Lisa Almeida’s beloved boating dog Buddy is more than a pet. He’s a part of her business.
His warm welcomes and endearing fondness for visitors, members and employees of Freedom Boat Club make him a key contributor to the company’s growth.
“If there’s a dog lover or an animal lover there’s an immediate bond as soon as they come in the door,” said Almeida, owner of Freedom Boat Club in Jacksonville and St. Augustine. “It’s a great opener to conversations.”
“He opens people’s hearts up and brings them so much joy,” Almeida said. “It conveys this image that makes people walk in and say, ‘This place is really friendly.’”
Kids fawn over him, making it easier for Almeida to talk with their parents or to get the children to relax on the boat. He gets along with other pets as well, which is important because members can also take their dogs on boats.
“If you’re going to be a pet-friendly place you have to make sure your dog can acclimate to all situations and can listen and behave,” Almeida said. “You want him to add to the workplace not take away from it.”
Buddy knows when to go lay down if employees get busy and when to stay out of the way.
Sammi , an eight-year-old German shepherd, and Tex, a 13-year-old Siberian husky, behave similarly at Dali Decals, a Jacksonville-based e-commerce company. The dogs were with Alicia Soret and David Okun when they started the decal business in their home in 2007 and have moved with them to each increasingly larger space as the business has grown.
“Ever since we’ve been part of an office environment, the dogs have been with us. Not having them with us isn’t a question,” said Soret, executive director.
The dogs are free to sit in on meetings and roam the 7,500-square-foot office as they choose—except for the production department, where dog hair and sticky decals do not mix. But they do have to stay behind the door of Soret’s glass office when delivery people or mailmen arrive.
“It’s the only time of day where somebody is going to bother them and you hear them barking,” Okun said.
Though prospective employees are told about the dogs upfront and accommodations are made when visitors are allergic or averse to animals, Sammi and Tex generally evoke positive responses. “Everyone gets to take some pet time,” Okun said.
Employees who bring their dogs to work report lower levels of stress and higher levels of job satisfaction, according to a study by Virginia Commonwealth University. “Pet presence may serve as a low-cost, wellness intervention readily available to many organizations and may enhance organizational satisfaction and perceptions of support,” stated principal investigator Randolph T. Barker, professor of management, in a university news release.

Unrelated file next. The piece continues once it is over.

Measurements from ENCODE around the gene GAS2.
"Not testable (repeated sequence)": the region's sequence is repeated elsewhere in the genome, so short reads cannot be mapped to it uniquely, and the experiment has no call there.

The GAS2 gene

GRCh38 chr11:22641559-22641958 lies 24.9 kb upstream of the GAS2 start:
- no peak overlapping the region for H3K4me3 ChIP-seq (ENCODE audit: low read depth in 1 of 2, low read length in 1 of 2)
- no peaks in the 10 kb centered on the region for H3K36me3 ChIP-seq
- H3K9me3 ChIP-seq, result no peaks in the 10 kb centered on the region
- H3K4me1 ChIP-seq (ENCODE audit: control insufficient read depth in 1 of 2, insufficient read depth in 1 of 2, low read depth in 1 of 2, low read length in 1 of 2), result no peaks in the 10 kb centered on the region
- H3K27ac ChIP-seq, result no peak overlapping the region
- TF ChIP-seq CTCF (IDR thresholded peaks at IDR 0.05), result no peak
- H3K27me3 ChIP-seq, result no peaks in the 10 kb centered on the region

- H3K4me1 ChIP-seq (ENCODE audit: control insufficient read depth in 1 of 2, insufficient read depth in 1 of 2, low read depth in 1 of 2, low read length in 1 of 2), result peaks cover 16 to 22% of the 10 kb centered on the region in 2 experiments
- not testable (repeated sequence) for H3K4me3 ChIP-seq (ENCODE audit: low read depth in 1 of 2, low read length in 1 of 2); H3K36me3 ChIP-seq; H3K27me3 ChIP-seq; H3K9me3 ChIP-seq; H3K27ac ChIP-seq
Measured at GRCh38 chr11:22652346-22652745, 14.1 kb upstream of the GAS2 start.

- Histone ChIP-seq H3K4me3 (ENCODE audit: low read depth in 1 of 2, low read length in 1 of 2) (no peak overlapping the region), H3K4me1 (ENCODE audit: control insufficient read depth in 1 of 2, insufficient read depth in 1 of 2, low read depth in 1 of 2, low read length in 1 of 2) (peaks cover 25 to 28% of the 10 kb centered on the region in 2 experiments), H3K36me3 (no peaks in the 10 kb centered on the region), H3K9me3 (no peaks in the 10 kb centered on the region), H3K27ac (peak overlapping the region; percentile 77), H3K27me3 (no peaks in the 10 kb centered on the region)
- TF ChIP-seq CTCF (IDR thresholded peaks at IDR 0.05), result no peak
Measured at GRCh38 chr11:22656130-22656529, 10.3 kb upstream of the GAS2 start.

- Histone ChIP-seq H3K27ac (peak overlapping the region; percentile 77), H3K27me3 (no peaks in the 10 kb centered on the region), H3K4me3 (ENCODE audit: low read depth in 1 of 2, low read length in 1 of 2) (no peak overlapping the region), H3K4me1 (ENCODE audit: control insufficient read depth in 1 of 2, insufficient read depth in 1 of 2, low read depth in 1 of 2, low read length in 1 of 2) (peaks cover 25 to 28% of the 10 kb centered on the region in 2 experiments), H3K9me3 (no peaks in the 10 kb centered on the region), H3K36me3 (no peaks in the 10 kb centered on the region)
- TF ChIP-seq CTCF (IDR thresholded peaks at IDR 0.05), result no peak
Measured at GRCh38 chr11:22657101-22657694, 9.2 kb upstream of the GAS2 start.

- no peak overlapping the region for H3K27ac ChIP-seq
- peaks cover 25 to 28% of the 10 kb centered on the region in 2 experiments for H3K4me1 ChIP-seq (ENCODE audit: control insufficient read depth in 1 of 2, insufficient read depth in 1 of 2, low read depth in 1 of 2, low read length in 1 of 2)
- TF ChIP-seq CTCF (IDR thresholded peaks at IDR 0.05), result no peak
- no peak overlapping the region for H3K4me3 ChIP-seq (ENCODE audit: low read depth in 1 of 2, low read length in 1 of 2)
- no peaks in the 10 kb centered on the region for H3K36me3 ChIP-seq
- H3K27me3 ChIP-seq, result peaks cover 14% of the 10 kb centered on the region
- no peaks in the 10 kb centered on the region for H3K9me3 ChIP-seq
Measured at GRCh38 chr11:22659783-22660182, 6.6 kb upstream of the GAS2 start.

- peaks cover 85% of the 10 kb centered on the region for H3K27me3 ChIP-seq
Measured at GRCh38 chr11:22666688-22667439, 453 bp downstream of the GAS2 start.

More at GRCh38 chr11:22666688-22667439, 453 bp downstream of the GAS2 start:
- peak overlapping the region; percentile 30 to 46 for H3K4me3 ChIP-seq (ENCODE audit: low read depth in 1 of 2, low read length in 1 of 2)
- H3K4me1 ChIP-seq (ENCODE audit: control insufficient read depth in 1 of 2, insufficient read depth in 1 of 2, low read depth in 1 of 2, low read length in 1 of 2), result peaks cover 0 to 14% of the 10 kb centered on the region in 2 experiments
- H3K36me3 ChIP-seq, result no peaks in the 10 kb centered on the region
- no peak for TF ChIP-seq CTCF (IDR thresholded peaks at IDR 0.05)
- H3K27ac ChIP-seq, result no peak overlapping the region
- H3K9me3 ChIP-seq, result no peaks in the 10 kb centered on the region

Having the dogs at work also helps Okun focus. “When we’re in the office for a 10-hour stretch I’m not worrying about going home to take the dogs for a run,” he said.
Realtor Judy Hicks of RE/MAX Coastal Real Estate works from home with her dog but takes her on business appointments because clients enjoy seeing her so much. “It shows a side of you that people normally would not see until they got to know you,” Hicks said. “It’s an instant way to bond.”
Hicks adopted Ali, a black, female Jack Russell terrier, from Brantley Animal Rescue Coalition on Mother’s Day in 2013. She had been looking online for a dog who was the polar opposite of Bama, a brown, male Jack Russell terrier whom she had to have euthanized in December 2012, the night she came home from the hospital following spinal surgery.
“If you ‘re a dog lover and you have a dog and you lose that dog it’s devastating. You don’t think you’re going to recover,” Hicks said. “But all of a sudden we had this sweet little girl. We love her and she loves us.”
Originally named “Georgia”, Hicks and her husband settled on “Ali” as a compromise. She is a University of Florida Gators fan and he roots for the University of Alabama Crimson Tide, so “Ali” could be short for “alligator” or “Ali Bama”.
Hicks’s passion for college football is matched only by her fervor for pet charities. She regularly hosts client appreciation events at local dog parks and has raised several thousands of dollars for pet charities through the fundraisers. Hicks sends invitations in Ali’s name and even includes her dog on her business card.
“Dogs show the kind of person you are instantly and they’re good for you,” Hicks said. “And if they’re good for you, I would think they’re good for your business.”